(d)Availability of Child Custody Investigator.

A Neutral serving in a confidential ADR process in a family law matter may not conduct a custody investigation/evaluation in the same matter unless (1) after full disclosure by the Neutral of the nature of the change in roles, the parties agree in writing executed after the termination of the ADR process, that the Neutral shall conduct the investigation/evaluation; (2) the court finds there is no other person reasonably available to conduct the investigation/evaluation and orders the custody investigation/evaluation; and (3) the Neutral informs the parties in writing that disclosures will not be kept confidential.

(Amended effective January 1, 2023.)

Advisory Committee Comments - 2022 Amendments

Rule 310 is amended to collect and update the provisions in these rules relating to court-annexed ADR for use in family law matters. These rules are consistent with the provisions of Rule 114, which contains more general provisions that apply in family law matters as well as other civil cases.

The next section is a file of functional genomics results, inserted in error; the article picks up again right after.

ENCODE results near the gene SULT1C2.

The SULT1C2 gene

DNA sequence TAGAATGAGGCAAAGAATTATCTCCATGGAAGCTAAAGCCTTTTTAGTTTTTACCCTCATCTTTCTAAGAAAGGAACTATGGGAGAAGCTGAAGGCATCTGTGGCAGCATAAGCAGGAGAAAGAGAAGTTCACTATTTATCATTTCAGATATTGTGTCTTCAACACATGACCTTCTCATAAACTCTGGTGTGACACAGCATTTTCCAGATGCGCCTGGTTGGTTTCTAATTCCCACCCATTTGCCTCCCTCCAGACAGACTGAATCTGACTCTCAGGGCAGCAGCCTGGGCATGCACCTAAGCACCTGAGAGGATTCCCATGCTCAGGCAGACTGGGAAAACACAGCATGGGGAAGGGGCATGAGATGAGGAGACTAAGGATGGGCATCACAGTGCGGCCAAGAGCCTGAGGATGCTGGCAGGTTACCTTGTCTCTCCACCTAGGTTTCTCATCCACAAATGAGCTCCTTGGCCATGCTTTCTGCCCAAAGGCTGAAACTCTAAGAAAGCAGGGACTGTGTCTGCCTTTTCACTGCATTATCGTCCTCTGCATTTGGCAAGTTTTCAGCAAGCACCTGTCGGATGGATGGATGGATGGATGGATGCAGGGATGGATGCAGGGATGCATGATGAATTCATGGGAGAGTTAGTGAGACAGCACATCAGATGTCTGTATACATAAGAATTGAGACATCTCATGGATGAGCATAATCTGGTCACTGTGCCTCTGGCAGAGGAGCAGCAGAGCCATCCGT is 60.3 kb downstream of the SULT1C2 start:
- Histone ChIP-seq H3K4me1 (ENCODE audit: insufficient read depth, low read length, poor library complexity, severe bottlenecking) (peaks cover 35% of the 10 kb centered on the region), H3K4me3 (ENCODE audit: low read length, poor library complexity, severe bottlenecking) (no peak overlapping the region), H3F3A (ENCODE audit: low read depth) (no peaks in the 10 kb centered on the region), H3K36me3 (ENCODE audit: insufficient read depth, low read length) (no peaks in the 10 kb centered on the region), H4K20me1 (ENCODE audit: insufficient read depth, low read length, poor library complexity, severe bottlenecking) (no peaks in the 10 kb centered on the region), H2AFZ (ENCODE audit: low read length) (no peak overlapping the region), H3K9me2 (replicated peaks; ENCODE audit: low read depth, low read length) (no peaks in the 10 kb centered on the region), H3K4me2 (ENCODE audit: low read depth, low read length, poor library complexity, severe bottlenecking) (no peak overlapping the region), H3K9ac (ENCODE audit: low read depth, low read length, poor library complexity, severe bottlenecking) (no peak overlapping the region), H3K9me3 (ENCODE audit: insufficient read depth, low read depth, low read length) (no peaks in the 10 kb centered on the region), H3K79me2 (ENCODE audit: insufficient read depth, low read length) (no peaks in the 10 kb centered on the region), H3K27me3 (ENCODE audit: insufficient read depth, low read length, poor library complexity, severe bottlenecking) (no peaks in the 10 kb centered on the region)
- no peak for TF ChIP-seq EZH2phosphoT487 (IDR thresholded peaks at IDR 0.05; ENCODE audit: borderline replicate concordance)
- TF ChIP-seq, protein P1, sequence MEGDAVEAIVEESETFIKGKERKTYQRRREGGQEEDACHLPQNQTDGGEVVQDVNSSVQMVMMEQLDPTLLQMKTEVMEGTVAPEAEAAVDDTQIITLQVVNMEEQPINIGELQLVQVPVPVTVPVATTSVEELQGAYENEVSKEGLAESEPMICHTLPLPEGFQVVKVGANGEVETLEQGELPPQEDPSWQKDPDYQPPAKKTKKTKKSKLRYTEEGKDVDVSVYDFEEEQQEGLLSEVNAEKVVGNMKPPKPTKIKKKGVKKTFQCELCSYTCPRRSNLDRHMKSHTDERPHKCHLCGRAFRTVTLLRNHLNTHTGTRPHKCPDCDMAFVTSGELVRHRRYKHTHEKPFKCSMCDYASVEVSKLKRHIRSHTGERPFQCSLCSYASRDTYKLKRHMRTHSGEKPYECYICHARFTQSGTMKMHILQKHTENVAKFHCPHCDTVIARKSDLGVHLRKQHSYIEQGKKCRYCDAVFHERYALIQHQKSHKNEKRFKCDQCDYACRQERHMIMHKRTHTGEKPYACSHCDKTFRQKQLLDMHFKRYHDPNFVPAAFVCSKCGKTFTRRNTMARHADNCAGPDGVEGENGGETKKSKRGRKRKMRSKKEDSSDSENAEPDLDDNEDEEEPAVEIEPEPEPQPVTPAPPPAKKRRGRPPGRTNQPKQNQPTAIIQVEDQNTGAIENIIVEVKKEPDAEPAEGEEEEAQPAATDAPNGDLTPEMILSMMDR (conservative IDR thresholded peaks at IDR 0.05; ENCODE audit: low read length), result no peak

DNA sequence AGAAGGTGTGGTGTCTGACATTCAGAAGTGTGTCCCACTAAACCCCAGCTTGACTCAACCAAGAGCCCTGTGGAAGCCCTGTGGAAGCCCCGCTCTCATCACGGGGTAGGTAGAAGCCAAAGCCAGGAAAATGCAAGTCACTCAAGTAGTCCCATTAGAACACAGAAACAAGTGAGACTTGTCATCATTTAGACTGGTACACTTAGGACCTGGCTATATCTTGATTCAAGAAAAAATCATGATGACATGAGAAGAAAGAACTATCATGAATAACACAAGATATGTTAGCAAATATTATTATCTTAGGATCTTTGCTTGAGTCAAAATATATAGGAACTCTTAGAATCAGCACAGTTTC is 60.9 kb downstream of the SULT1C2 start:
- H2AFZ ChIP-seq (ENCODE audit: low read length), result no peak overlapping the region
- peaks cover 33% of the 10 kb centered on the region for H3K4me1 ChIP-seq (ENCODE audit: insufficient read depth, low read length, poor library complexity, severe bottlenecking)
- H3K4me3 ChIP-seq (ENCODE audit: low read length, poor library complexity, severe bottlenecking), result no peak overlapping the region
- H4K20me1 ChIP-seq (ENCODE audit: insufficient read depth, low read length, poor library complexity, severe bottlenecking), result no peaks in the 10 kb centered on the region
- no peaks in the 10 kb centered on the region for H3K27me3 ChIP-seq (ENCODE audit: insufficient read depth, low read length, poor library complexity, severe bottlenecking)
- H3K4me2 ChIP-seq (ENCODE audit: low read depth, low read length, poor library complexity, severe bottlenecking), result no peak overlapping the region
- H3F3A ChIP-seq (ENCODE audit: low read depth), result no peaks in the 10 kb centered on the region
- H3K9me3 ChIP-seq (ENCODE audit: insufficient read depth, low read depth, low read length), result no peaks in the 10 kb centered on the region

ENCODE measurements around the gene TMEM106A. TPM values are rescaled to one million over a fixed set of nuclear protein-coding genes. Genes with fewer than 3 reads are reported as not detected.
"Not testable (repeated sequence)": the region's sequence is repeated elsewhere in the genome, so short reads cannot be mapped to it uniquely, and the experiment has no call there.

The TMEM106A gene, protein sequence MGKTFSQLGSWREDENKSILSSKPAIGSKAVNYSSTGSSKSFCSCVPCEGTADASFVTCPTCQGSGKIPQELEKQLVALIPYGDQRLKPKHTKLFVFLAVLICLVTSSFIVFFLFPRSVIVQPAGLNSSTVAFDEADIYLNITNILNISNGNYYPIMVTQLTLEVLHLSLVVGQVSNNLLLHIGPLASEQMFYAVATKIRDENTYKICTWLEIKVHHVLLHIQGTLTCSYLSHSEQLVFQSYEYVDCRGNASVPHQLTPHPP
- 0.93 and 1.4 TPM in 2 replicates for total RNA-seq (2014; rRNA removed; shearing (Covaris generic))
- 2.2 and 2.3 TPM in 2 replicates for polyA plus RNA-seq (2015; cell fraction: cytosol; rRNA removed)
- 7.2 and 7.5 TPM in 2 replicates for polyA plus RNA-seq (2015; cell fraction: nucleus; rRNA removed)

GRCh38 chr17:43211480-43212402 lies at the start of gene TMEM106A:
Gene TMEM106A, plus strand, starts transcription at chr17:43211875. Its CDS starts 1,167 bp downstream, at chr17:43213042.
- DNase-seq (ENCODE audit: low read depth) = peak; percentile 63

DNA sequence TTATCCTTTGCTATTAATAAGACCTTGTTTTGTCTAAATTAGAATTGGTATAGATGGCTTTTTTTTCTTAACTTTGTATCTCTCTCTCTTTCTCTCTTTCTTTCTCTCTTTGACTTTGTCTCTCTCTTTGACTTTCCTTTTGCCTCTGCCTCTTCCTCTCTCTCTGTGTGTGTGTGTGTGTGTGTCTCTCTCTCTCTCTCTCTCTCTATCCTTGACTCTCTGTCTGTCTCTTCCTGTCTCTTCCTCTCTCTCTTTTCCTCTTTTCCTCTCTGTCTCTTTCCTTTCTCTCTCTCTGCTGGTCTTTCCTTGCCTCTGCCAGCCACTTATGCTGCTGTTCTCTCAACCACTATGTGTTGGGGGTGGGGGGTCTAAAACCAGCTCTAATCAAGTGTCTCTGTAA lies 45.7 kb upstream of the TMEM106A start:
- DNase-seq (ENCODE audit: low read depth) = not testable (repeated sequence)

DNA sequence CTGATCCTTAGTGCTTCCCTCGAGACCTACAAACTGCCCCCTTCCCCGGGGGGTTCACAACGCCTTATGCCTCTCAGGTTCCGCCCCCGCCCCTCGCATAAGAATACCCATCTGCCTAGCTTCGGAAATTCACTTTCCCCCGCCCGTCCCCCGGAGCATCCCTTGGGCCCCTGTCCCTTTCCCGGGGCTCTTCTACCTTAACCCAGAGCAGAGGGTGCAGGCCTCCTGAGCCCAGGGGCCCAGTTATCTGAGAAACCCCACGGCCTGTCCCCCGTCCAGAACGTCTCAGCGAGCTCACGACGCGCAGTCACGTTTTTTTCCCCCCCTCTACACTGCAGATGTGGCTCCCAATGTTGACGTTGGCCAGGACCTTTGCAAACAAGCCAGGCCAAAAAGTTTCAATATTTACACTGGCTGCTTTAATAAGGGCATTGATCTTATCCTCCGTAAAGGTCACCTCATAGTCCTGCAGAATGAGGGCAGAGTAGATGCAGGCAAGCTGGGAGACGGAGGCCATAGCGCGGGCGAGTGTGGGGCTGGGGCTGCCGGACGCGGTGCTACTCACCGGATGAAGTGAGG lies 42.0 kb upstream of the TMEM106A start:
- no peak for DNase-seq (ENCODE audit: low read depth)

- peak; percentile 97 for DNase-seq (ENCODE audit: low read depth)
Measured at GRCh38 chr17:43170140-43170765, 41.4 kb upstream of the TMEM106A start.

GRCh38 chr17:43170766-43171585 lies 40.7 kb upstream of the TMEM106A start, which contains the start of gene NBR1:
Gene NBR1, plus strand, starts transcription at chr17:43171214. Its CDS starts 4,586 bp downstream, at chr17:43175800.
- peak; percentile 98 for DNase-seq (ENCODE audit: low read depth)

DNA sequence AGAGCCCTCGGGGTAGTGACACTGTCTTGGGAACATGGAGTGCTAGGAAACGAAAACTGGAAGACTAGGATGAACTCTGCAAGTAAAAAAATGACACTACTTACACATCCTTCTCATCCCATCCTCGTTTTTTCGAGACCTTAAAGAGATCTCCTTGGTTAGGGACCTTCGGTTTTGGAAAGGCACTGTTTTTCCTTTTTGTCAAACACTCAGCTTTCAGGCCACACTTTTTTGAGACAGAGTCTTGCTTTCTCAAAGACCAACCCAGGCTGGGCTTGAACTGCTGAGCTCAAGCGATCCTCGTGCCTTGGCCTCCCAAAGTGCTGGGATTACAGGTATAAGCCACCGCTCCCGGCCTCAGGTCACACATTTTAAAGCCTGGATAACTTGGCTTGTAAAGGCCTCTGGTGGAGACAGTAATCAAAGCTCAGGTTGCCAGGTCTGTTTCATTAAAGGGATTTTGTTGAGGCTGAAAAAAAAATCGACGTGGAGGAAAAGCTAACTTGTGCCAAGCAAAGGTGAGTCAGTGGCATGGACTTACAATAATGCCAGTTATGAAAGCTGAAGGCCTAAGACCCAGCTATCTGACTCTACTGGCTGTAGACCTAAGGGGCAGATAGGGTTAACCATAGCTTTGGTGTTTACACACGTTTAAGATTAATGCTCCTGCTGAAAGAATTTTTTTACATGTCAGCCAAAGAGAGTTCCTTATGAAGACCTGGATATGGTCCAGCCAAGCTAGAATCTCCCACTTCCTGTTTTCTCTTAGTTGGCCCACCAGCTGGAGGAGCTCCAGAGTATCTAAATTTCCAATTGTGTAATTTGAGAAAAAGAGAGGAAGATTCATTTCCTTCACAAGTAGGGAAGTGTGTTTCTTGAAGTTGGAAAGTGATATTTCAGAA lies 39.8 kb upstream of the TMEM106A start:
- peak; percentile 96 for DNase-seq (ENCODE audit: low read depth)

Rule 310.03(c) is a new rule that provides explicitly for parenting time expeditors and parenting consultants and defines their respective roles. Subdivision 3 of the rule requires that any change in parenting time or schedules must be filed by the Neutral with the court. This information is required by the court to modify child support requirements based on any change in parenting time as a result of the parenting time expediting process or the agreement of the parties working with a parenting consultant. This rule change, applicable to final resolution of parenting time adjustments, is intended to remove any confusion over the statute that protects the confidentiality of a Parenting Time Expeditor's notes and records. See Minnesota Statutes, section 518.1751, subdivision 4a. The change in parenting time is expressly made the basis for changing child support obligations, and must therefore be made part of the court's record by filing. See Minnesota Statutes, sections 518A.35 and 518A.36. The rule does not authorize filing other documents.